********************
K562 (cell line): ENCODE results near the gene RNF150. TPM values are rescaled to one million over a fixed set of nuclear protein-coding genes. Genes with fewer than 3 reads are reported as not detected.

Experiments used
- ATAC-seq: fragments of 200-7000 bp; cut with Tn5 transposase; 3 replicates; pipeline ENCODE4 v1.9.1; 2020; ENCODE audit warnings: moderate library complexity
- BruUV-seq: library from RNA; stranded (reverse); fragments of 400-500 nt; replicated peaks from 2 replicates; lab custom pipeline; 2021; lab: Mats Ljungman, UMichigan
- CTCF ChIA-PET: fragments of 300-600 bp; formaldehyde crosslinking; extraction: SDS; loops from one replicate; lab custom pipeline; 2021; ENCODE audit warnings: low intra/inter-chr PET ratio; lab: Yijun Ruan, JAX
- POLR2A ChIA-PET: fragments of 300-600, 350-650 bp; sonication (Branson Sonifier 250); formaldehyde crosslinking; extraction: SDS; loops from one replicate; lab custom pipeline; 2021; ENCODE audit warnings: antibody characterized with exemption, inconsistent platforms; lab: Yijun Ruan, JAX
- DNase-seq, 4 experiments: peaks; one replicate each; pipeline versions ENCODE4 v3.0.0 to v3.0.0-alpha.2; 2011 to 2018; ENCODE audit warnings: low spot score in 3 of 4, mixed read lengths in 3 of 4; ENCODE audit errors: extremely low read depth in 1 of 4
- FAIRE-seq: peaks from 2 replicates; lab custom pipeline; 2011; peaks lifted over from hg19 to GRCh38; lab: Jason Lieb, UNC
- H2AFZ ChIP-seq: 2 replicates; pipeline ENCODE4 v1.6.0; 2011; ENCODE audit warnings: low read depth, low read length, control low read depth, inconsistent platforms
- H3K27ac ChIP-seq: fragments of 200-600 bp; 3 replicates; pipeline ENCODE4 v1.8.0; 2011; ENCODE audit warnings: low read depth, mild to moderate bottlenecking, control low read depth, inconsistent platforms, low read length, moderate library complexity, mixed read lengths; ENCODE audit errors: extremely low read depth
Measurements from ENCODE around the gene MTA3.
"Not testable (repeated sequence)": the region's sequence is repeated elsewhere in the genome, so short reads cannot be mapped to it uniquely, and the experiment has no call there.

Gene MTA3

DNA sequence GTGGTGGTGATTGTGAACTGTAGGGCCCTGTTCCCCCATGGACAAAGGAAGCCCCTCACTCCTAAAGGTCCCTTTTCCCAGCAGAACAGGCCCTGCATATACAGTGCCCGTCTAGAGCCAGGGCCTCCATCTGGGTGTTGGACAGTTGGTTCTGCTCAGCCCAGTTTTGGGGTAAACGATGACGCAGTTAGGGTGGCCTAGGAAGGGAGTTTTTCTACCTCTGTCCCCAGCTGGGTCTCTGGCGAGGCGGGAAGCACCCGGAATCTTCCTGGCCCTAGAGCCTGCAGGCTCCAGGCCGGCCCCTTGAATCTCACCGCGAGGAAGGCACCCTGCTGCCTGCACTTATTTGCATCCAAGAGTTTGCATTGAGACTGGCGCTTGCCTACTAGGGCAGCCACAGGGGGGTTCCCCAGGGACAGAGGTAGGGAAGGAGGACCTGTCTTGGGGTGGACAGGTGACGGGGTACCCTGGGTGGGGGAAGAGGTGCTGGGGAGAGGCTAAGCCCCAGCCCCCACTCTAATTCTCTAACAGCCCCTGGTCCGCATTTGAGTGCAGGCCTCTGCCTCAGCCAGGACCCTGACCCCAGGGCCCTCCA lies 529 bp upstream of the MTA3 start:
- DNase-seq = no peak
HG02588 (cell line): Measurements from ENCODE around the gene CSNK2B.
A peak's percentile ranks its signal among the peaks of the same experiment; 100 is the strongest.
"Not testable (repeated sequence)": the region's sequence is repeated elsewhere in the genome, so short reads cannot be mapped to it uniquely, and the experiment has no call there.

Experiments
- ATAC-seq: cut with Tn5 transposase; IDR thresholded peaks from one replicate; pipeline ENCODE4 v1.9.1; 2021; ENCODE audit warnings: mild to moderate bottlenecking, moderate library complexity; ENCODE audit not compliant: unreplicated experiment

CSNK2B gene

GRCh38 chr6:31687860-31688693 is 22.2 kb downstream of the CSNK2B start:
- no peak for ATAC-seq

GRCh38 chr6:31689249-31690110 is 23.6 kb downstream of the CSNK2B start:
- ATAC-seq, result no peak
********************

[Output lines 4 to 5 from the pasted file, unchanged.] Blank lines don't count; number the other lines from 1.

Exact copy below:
- BruUV-seq: library from RNA; stranded (reverse); fragments of 400-500 nt; replicated peaks from 2 replicates; lab custom pipeline; 2021; lab: Mats Ljungman, UMichigan
- CTCF ChIA-PET: fragments of 300-600 bp; formaldehyde crosslinking; extraction: SDS; loops from one replicate; lab custom pipeline; 2021; ENCODE audit warnings: low intra/inter-chr PET ratio; lab: Yijun Ruan, JAX